In the Australasian Mediterranean, there is an area called Lake Timor. This sea area is located between the island of Timor and the northern coast of Australia. This is a fairly shallow sea where the deepest part reaches a depth of about 3,300 meters. The total sea area is about 610,000 km² and the area includes a number of important islands such as the Melville Islands, part of the Tiwi Islands, and the Ashmore and Cartier Islands which belong to Australia. The area is of great interest to geologists and historians, and it is believed that Lake Timor was once so shallow that people could travel from island to island to reach Australia. The Timor Stream moves in a southwesterly direction between the Indonesian archipelago and Australia. With this current, water is carried from the Pacific Ocean to the Indian Ocean.
Lake Timor is bordered by three large straits off the north coast of Australia, these are named in English Joseph Bonaparte Gulf, Beagle Gulf and Van Diemen Gulf. In Australia, the city of Darwin is the largest with a coastline to Lake Timor. Australian rivers that flow into this part of the sea are the Fish River, the King River, the Dry River, the Victoria River and the Alligator River. There are more rivers in Australia’s Kimberly region that also flow into this sub-ocean. The deepest point in the ocean is called the Timor Basin and it is considered a continuation of the Sunda Basin (also called the Java Basin). Geologists have slightly different views on the status of this depression, whether it is part of the mountains of the Timor Islands or whether it is even part of the Java depression. Most of Lake Timor is not that deep but is about 200 meters in medium depth.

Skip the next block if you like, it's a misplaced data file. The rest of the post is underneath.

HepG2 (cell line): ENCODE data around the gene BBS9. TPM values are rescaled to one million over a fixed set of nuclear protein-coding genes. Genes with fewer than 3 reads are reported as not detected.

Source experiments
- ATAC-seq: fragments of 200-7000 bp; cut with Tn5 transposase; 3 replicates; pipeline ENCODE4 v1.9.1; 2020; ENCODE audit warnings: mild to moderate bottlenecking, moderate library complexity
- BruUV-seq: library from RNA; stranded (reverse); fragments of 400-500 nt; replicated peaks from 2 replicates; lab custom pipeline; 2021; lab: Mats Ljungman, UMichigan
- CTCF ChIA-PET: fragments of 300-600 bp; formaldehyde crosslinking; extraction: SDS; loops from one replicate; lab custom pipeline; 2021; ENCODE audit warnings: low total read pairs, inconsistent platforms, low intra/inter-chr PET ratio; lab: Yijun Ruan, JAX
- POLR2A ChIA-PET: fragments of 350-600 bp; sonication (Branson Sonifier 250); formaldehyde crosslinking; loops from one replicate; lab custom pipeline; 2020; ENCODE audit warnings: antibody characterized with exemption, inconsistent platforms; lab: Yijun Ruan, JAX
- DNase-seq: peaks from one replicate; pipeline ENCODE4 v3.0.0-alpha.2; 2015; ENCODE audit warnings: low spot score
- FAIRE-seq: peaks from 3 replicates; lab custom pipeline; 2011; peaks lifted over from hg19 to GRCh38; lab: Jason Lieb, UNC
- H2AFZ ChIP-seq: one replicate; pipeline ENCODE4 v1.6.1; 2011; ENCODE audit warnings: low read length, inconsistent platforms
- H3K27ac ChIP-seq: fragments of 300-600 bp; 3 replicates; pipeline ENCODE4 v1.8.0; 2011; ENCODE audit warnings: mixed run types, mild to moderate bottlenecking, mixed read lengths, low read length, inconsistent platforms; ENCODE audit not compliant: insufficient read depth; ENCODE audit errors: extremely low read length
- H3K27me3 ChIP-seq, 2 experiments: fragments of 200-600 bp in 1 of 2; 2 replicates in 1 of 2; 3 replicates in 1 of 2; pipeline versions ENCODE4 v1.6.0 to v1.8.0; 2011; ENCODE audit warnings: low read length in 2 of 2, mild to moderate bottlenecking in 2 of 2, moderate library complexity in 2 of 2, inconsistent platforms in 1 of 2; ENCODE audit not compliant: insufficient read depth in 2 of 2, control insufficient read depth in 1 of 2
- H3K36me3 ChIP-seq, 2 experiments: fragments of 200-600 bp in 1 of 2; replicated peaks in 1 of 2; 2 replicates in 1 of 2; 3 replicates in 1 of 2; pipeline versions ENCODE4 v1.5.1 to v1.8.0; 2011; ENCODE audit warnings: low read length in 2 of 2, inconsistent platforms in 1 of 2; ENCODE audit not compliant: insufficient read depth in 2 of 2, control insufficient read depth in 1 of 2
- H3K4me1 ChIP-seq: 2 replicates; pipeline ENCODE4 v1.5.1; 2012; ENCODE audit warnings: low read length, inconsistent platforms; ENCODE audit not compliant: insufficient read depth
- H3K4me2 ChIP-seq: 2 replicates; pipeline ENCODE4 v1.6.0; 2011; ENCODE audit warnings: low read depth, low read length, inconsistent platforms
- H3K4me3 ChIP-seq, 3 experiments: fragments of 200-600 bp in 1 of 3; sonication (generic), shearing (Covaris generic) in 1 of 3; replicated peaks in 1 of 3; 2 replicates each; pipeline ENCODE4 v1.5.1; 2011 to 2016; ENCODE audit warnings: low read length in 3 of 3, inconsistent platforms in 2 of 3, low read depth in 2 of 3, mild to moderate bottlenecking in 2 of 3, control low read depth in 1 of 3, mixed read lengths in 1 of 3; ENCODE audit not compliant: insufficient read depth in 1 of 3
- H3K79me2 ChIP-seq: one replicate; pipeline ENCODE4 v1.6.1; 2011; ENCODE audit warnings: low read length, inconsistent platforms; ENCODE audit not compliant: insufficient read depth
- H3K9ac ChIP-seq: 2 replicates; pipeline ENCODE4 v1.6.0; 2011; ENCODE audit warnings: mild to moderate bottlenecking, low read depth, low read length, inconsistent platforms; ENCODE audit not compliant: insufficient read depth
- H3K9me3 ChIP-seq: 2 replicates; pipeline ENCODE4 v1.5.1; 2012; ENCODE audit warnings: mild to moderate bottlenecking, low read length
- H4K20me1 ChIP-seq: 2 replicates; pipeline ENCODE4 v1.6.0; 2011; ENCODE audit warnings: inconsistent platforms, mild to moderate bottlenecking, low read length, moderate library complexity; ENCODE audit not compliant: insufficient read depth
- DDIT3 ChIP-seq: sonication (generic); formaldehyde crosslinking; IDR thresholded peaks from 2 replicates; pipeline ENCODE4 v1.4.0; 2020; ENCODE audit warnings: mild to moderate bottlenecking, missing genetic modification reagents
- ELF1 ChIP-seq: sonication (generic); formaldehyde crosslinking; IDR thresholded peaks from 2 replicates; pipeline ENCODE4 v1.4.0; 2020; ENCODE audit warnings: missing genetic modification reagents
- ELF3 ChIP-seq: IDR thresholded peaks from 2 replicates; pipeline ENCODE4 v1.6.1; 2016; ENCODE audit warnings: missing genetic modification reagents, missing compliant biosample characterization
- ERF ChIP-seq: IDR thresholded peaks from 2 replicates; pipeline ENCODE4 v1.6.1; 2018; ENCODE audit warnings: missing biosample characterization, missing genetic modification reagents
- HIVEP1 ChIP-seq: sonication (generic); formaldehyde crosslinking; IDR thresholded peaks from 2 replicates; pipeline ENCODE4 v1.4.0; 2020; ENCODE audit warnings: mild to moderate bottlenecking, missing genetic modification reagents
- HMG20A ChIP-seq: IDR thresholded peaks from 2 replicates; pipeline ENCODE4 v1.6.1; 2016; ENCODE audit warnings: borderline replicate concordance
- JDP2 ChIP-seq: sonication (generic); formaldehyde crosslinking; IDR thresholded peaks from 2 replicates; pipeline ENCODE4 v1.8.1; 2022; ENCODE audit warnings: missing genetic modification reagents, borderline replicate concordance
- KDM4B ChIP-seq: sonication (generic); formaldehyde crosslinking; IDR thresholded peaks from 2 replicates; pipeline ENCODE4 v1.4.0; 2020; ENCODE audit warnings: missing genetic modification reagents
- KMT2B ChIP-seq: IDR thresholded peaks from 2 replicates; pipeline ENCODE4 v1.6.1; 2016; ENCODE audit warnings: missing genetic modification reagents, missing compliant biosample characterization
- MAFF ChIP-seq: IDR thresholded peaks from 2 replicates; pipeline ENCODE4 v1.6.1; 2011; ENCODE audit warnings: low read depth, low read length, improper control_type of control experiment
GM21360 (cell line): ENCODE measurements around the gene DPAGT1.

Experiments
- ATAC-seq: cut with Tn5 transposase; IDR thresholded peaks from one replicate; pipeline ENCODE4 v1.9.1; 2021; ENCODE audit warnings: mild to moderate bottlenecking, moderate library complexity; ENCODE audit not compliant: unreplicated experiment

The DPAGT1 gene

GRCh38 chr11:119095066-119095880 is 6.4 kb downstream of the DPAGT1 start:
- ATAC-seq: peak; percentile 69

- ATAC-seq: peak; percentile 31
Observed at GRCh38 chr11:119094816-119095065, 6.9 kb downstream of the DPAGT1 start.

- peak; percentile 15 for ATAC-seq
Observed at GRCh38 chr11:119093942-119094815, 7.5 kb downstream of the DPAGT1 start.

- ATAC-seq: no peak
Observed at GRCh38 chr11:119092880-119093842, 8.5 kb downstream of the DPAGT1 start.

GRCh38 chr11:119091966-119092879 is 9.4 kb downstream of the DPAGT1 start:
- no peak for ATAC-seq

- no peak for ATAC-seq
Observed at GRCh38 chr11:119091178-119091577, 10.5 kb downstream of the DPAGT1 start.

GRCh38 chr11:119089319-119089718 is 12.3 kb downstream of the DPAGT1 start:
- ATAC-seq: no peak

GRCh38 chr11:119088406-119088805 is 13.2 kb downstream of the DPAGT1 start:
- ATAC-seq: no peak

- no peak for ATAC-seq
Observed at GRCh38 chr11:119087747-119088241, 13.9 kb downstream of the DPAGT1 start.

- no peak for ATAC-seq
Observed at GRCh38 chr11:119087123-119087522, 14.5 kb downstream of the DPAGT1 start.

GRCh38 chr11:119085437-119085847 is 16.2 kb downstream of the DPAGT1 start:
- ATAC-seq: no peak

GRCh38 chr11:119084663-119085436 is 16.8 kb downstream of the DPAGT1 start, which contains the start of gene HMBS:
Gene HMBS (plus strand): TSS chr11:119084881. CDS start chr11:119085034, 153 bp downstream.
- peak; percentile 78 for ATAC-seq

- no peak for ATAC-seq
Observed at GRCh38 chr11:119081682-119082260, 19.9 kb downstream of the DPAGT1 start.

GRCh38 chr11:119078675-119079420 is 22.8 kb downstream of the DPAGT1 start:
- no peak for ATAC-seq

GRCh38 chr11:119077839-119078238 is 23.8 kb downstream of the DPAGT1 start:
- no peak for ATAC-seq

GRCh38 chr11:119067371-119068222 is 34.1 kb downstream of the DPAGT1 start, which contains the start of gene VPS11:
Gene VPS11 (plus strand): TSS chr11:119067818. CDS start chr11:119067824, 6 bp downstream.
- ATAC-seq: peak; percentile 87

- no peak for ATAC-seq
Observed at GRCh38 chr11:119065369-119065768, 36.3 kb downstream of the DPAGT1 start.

Tropical storms are common in Lake Timor, and these can be quite problematic for the oil and gas extraction process that is taking place in the area. Due to the fact that the weather can be so harsh, platforms and working methods have been developed that make it possible to cope with storms in a safe way. This often means that you have to quickly stop production, evacuate those who work with the extraction by helicopter, and wait for calmer weather.
Lake Timor agreement
Since this is an area of wealth in the form of gas and oil, it is not so strange that conflicts over the right to it have arisen. The Timor Lake Agreement was concluded between East Timor and Australia in 2002. It was agreed that the two countries share the right to explore Lake Timor to find oil. It is not the case that the agreement says that the countries share in the area itself, but this is exclusively about the oil resources and that they are divided in accordance with the provisions of the agreement. This agreement replaces an earlier agreement from 1989 which could no longer be considered valid as East Timor was no longer seen as an Indonesian province.